MIAMI (Legal Newsline) – The U.S. District Court for the Southern District of Florida has dismissed a lawsuit against an airline company over an $80 “exit fee” a customer claimed shouldn’t have been charged for his flight.
Judge Kathleen Williams wrote the court order on March 22 to dismiss Hector G. Saade’s complaint against Insel Air, formerly known as Insel Air International B.V., and Inselair Arbua N.V. She is also allowing Saade to amend his claim.
Saade sued the airline for breach of contract in September after he had to pay an $80 exit tax fee before boarding his 2015 flight from Miami to Aruba and Venezuela.
The court order stated that he had failed to state a claim.
Williams did not address the other grounds for dismissal that were brought by Insel in its motion to dismiss Saade’s complaint.
“Throughout the complaint, plaintiff groups defendants together and provides no individualized allegations to distinguish each defendant's role in this action,” the court order for dismissal says.
According to the court order, Saade purchased his flight ticket on the third-party website Cheapoair and departed from Miami to Aruba, then Venezuela in June of 2015. Saade claims that because he purchased a flight for Insel Aruba, it was in a contract with him as well as Insel International. Saade did not name Cheapoair in the complaint and referred to Insel International and Insel Aruba as “the airline.”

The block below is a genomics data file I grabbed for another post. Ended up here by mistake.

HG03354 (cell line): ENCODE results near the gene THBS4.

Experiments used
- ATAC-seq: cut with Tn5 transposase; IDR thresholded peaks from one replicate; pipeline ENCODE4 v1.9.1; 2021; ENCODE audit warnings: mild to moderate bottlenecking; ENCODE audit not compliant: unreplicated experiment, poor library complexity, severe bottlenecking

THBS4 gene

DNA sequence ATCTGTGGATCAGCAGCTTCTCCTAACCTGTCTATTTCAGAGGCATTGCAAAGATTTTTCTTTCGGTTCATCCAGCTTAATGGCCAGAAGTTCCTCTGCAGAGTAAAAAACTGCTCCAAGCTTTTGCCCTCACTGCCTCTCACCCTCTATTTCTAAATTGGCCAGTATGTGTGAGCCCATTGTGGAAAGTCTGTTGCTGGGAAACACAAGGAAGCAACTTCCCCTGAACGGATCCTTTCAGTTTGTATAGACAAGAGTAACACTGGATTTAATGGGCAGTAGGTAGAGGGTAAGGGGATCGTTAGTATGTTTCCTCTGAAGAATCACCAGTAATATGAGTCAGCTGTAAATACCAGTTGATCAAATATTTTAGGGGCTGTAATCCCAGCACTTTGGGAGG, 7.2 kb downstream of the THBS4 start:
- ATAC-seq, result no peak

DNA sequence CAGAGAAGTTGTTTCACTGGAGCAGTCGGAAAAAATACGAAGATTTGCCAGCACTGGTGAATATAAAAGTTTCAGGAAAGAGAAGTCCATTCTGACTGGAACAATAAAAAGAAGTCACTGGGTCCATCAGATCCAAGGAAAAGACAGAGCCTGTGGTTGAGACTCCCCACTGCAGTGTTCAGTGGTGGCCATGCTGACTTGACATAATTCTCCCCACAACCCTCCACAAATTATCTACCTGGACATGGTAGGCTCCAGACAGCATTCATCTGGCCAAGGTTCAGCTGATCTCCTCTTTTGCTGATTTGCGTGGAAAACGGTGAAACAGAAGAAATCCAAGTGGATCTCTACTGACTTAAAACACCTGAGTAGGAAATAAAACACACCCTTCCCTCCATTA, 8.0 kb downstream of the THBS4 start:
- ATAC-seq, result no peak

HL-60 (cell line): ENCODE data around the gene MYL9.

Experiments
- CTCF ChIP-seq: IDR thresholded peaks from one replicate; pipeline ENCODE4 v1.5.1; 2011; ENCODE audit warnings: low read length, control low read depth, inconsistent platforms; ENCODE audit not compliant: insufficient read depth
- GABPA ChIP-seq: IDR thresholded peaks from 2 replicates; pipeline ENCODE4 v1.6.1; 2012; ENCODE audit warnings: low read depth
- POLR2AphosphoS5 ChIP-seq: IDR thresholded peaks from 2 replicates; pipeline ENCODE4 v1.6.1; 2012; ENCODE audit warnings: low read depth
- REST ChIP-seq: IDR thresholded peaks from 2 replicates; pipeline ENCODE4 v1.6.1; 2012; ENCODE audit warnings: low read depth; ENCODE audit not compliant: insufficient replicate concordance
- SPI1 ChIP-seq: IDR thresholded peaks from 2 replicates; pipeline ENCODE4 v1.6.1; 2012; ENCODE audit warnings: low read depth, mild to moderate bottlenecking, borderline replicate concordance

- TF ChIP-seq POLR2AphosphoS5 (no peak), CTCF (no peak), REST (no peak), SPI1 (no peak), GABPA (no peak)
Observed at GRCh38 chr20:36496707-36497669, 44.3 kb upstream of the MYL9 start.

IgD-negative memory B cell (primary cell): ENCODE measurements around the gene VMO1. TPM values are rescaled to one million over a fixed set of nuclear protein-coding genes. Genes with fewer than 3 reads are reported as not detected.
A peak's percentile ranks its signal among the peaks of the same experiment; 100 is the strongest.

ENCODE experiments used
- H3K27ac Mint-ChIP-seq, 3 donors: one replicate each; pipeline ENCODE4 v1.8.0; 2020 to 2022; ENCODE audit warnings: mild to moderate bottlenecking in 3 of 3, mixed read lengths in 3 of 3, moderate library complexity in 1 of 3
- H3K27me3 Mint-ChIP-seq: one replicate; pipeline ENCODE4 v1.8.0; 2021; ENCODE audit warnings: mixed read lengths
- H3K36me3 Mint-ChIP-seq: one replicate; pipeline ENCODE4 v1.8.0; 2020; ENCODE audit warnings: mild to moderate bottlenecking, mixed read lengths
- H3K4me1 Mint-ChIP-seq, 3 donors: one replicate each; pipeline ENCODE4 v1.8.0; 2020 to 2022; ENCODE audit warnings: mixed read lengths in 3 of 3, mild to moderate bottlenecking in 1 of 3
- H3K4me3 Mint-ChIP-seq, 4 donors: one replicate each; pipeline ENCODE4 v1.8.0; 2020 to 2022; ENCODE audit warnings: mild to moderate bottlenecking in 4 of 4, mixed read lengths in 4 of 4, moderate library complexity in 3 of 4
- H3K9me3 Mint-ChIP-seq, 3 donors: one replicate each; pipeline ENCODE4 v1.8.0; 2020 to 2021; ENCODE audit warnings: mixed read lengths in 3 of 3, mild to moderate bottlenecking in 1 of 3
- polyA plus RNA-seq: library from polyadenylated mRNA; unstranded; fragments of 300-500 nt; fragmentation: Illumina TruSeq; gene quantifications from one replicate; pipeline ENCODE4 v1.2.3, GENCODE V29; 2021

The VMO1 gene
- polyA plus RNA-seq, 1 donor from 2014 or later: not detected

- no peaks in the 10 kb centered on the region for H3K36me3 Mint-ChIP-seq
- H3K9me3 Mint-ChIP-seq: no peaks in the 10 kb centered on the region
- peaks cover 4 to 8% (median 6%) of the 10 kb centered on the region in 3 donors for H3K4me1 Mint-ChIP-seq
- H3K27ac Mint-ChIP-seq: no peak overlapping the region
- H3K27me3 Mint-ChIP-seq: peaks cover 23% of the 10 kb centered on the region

Saade claimed that he was attempting to hold both entities liable, although he knew that Insel Aruba and Insel International were separate entities and wanted the court to assign the claims he made regarding Insel Aruba to Insel International for the lawsuit as they are not “distinct entities.”
Williams quoted from Insel’s motion to dismiss that because Saade “repeatedly” referred to both entities as “the airline,” the complaint “does not afford each defendant the opportunity to refute the allegations against it.”
Although Williams rejected Insel’s argument and stated that Saade had in fact proved a contractual relationship between himself and Insel, the court order stated that, “The problem with plaintiff's arguments is that plaintiff failed to specify how each defendant is liable for breach of contract and the complaint fails to allege any agency or alter ego relationship between defendants. Without these allegations, plaintiff's breach of contract claim against defendants cannot survive the motion to dismiss.”
Williams noted in the court order, “Since the court finds that plaintiff has failed to state a claim, the court declines to address Insel International's remaining arguments.”
Insel International had moved to dismiss Saade’s lawsuit for lack of jurisdiction, forum non conveniens, and failure to state a claim.
“It is unclear whether plaintiff is seeking to pierce the corporate veil or asserting that Insel Aruba was Insel International's agent. In any event, these allegations were not advanced in the complaint.”
The court order dismissed Saade’s complaint without prejudice and granted Saade leave to amend his complaint within 15 days of the court order.
U.S. District Court for the Southern District of Florida case number 17-cv-22003